Volume 4 Supplement 1

15th International Conference on Environmental Ergonomics (ICEE XV)

Open Access

A thermo-physiological description of a 50th percentile Western female

Extreme Physiology & Medicine20154(Suppl 1):A138

DOI: 10.1186/2046-7648-4-S1-A138

Published: 14 September 2015

Introduction

Thermophysiological models are used to predict thermal sensation, thermal comfort and human effectiveness for a wide range of environmental conditions. Typically, such models are based on the anatomy and physiological responses of an adult male. The objective of this study was to develop an adult female model and test it against experimental results from the literature.

Methods

A 20-segment, 50th percentile western female model was developed for use with an existing human thermoregulation model [1]. A complete set of system parameters, including passive (height, weight, surface area, basal metabolism and cardiac output) and active (sweating, shivering, vasomotor responses) values, were derived from modern anthropometric and thermophysiologic data in the open literature. Sweating, shivering, and vasomotion were scaled from male values to better reflect female thermoregulatory function. The female model was tested by comparing its results (core temperature, whole body sweat rate, skin blood flow) to published experimental results obtained during exercise in male and female cohort groups [2].

Results

Predicted and measured evaporative heat losses and rates of skin blood flow during exercise at 50 % VO2,max are shown in Figures 1 and 2. Male responses are provided for comparison purposes. The rise in rectal temperature for the female during the exposure was ΔTre,simulation = 1.32 °C (ΔTre,experiment = 1.22 °C).
https://static-content.springer.com/image/art%3A10.1186%2F2046-7648-4-S1-A138/MediaObjects/13728_2015_Article_207_Fig1_HTML.jpg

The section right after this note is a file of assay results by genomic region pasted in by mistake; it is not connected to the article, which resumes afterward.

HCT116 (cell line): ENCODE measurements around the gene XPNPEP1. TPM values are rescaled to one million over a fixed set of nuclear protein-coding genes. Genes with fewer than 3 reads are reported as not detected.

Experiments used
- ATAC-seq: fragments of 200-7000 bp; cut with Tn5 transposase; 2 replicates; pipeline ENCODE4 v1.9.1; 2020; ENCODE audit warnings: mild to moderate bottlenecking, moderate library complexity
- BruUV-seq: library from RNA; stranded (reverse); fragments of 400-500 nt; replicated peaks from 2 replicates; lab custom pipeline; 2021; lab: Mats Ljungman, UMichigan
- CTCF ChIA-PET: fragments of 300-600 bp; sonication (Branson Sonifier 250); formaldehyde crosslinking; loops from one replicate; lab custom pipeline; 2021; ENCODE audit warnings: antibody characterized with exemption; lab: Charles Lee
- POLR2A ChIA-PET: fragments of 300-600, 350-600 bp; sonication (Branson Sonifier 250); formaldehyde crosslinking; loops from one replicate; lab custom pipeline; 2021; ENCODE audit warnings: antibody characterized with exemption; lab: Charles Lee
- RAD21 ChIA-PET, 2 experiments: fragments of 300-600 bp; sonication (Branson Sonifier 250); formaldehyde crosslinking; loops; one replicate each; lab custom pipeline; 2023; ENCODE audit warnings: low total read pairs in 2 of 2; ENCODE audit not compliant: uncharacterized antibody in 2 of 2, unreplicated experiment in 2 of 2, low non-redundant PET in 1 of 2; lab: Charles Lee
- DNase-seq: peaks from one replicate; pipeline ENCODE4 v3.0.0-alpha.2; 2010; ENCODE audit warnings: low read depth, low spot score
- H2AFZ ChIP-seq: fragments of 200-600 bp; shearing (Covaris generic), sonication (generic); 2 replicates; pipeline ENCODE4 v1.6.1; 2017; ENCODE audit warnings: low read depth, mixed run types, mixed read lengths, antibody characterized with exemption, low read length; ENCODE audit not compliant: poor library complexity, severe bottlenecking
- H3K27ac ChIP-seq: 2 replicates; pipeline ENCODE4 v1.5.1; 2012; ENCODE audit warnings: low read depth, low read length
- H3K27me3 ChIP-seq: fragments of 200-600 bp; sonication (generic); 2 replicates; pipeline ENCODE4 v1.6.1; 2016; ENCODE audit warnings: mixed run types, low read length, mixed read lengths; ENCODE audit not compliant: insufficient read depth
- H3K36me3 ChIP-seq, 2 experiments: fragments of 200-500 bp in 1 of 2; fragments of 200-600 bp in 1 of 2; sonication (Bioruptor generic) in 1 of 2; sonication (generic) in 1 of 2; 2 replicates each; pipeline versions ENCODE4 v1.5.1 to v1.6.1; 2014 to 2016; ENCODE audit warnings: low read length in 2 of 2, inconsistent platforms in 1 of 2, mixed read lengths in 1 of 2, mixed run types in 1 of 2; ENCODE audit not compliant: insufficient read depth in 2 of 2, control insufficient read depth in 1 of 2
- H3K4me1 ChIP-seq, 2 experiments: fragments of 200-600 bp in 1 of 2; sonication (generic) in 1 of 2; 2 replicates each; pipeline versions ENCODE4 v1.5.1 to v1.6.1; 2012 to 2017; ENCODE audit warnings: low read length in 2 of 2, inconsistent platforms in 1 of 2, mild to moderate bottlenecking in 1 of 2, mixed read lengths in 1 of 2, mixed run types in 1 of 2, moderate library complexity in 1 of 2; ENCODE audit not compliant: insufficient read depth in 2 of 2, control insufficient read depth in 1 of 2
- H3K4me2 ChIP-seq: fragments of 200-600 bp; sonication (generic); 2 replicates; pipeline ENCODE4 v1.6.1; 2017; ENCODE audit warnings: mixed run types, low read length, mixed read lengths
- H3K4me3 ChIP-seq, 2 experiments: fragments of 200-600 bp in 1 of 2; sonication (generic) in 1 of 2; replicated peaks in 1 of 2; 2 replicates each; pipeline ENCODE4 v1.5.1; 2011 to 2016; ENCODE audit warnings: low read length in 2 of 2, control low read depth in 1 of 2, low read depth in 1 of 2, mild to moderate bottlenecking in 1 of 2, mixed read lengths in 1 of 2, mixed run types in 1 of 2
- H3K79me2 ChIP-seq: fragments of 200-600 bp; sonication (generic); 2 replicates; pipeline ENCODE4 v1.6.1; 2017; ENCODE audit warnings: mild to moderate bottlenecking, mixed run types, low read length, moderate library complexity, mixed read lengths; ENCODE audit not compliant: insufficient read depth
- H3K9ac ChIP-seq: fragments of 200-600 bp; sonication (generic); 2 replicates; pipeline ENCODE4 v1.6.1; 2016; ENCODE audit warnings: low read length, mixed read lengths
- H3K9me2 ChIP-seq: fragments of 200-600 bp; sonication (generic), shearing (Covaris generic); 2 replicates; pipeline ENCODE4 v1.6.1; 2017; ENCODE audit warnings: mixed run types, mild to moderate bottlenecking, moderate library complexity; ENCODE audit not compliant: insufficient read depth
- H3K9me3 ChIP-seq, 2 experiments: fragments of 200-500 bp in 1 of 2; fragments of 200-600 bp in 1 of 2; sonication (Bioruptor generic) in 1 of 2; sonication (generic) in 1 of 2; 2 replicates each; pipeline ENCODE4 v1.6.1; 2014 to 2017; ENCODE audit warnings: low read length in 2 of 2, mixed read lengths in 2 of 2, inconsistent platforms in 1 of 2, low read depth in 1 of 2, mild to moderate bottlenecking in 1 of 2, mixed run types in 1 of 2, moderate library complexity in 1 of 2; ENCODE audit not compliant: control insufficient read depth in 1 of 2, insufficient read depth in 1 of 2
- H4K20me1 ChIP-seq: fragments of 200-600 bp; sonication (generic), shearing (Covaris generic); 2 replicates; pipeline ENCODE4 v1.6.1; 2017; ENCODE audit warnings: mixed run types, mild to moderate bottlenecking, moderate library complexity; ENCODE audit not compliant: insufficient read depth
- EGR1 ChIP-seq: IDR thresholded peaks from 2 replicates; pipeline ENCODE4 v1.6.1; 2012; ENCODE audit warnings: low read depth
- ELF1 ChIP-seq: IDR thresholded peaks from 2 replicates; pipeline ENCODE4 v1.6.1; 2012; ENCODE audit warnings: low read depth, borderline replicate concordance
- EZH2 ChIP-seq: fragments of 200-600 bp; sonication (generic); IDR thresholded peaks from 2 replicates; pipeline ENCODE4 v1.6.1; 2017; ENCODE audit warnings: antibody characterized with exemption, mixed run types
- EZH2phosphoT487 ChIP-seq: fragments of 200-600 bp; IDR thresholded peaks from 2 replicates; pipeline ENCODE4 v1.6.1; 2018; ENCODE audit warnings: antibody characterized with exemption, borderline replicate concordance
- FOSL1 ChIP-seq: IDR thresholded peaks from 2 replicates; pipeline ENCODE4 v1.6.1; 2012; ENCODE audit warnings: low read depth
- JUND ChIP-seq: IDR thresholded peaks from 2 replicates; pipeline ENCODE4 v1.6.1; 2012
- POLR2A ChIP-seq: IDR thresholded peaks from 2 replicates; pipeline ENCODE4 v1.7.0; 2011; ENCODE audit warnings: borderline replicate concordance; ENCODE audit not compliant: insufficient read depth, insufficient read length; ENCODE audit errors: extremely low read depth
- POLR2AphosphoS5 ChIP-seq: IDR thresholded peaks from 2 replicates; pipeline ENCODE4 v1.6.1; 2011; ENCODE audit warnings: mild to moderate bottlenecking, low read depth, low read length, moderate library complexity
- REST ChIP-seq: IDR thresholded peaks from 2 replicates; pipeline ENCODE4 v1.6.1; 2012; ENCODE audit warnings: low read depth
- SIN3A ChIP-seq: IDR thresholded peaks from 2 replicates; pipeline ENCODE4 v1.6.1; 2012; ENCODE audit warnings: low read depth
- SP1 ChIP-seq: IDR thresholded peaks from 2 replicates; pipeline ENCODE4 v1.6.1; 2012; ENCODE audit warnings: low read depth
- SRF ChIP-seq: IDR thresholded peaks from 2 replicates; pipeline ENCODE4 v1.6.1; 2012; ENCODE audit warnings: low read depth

Figure 1

Evaporative heat loss during exercise at 50% VO 2,max .

https://static-content.springer.com/image/art%3A10.1186%2F2046-7648-4-S1-A138/MediaObjects/13728_2015_Article_207_Fig2_HTML.jpg
Figure 2

Skin blood flow responses during exercise at 50% VO 2,max .

Discussion

The model predictions are generally consistent with experiment. An apparent lag in the onset of thermoregulatory response was observed in the model. This can likely be attributed to the model's lack of a capability to consider physical fitness. Despite this limitation, the female model accurately predicts the lower rate of evaporative heat loss compared to the male. Skin blood flow predictions are in good agreement with the male model and match the trends in the experiment (which deemed differences in observed cutaneous vascular conductance (CVC) between females and males to be negligible [2]).

Conclusion

A female thermophysiology model developed from anthropometric data is more capable of simulating thermoregulatory response (core temperature, sweat rate and skin blood flow) in exercising women, compared with an existing model based on a standard adult male. Neither model incorporates effects of physical fitness, which may affect thermoregulatory function [3]. Current efforts are aimed at refining the models to reflect the influences of fitness and age on thermoregulation in either gender.

Authors’ Affiliations

(1)
ThermoAnalytics
(2)
University of South Alabama

References

  1. Fiala D, et al: J Appl Physiol. 1999, 87: 1957-1972.PubMedGoogle Scholar
  2. Gagnon D, Kenny GP: J Physiol. 2011, 589: 6205-6217. 10.1113/jphysiol.2011.219220.PubMed CentralView ArticlePubMedGoogle Scholar
  3. Ichinose-Kuwahara TY, et al: Experimental Physiology. 2010, 95 (10): 1026-32. 10.1113/expphysiol.2010.053710.View ArticlePubMedGoogle Scholar

Copyright

© Hepokoski et al.; 2015

This article is published under license to BioMed Central Ltd. This is an Open Access article distributed under the terms of the Creative Commons Attribution License (http://creativecommons.org/licenses/by/4.0), which permits unrestricted use, distribution, and reproduction in any medium, provided the original work is properly cited. The Creative Commons Public Domain Dedication waiver (http://creativecommons.org/publicdomain/zero/1.0/) applies to the data made available in this article, unless otherwise stated.

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